Edda Braune Dining Room May 26th, 2017
Settle on a shape that will work in most rooms. Round tables look good in compact rooms and living areas that have square dining zones. They also offer flexible seating. If you buy a six‐seater eight can usually be accommodated at a pinch – the larger the diameter the more people can be seated. On the other hand rectangular tables have limited seating spots due to the position of the table legs and because only one person can be seated at each end. However if you choose a rectangular table with leaves the table can be extended to accommodate extra guests whenever an event is planned such as for a family Christmas or birthday party.
Natzu Shimizu Bathroom September 19th, 2017
Toilet: Bidet retrofit. Toto's Washlet and similar products allow conventional toilets to act as both toilet and bidet with the easy addition of a new seat. The seat has an integrated water nozzle that functions as a bidet.
Edda Braune Bedroom September 18th, 2017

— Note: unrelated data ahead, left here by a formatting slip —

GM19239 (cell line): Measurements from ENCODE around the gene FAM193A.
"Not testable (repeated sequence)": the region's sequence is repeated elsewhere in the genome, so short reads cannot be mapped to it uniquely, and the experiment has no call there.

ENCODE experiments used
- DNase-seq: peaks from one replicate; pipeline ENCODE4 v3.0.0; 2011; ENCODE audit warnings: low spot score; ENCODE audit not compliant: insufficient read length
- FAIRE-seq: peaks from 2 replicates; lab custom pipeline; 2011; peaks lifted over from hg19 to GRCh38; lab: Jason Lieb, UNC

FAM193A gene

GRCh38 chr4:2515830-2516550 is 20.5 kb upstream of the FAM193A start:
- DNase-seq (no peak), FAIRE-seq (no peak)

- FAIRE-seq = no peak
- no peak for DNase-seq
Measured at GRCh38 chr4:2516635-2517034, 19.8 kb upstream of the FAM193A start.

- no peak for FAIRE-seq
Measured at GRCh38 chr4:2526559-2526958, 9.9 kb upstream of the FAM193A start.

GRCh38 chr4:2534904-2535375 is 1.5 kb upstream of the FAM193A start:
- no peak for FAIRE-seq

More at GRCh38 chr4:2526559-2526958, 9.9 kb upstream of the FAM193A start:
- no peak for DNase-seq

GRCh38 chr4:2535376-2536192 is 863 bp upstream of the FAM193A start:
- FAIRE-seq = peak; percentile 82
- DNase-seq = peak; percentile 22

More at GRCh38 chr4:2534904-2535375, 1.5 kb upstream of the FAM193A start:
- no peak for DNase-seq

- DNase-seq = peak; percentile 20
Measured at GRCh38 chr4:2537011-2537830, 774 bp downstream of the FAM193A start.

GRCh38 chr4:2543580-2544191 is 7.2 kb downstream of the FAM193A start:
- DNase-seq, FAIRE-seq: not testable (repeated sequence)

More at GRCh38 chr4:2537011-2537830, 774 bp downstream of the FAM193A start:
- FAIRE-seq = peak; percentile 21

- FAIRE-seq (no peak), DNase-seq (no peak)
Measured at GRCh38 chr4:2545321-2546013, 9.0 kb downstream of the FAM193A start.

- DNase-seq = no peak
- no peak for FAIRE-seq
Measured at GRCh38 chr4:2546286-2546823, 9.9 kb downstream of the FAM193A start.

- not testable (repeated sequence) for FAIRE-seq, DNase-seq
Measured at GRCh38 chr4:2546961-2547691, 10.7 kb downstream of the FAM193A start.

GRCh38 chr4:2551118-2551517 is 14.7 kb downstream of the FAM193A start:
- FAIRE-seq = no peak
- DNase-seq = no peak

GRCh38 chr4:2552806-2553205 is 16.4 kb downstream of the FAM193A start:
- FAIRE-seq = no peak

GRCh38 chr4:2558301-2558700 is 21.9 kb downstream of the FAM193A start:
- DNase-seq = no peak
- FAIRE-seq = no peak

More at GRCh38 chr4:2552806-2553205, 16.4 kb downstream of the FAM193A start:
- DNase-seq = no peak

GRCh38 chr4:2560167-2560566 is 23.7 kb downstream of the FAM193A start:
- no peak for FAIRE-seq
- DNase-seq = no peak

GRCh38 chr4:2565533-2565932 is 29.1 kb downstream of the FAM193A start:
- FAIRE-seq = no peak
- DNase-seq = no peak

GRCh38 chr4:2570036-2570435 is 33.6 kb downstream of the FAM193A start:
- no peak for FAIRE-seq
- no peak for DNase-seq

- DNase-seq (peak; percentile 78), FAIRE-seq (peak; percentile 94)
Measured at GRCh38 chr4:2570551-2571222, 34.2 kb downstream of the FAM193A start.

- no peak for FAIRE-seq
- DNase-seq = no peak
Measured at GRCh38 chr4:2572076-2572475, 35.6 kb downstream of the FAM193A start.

Repeat the pattern on twin or triplet beds. Here an electric paisley pattern repeated on three beds and window treatments enlivens the room. Use remnants for a unique patchwork design. Creative decorator Cherie Marcel didn't let her fabric samples go to waste; instead she used them to fashion a fabulous headboard. Allow the patterned headboard to be the star of the bedscape. Keep the duvet and shams solid and with minimal detailing like this hotel‐style bedding and use a minimal amount of coordinating throw pillows. Coordinate with a bed skirt or a bed platform to create continuity. Pay attention to the way the pattern relates to the headboard's shape. Here the vertical stripes emphasize the point at the top of the headboard. Note the way the stripes on the bed skirt and the headboard align. If you don't have a headboard create the illusion of one by hanging a quilt on the wall above the bed. It can cozy up a room and create interesting proportions with dramatic height.
Rosetta Loreta Bathroom September 18th, 2017
In the absence of natural light sconces and candlelight can create a warm feel. A gorgeous trumeau mirror works with the room's antique lighting for ultimate elegance. If a Venetian mirror is too small to make a room feel as big as a full‐length mirror can get the same effect by layering it over a sheet of plain mirror. More mirrors mean more glamour. The vanity Venetian mirror and shimmering tiles in this bathroom complement one another for a truly statement‐making look.
Orlene Lefebvre Bedroom September 18th, 2017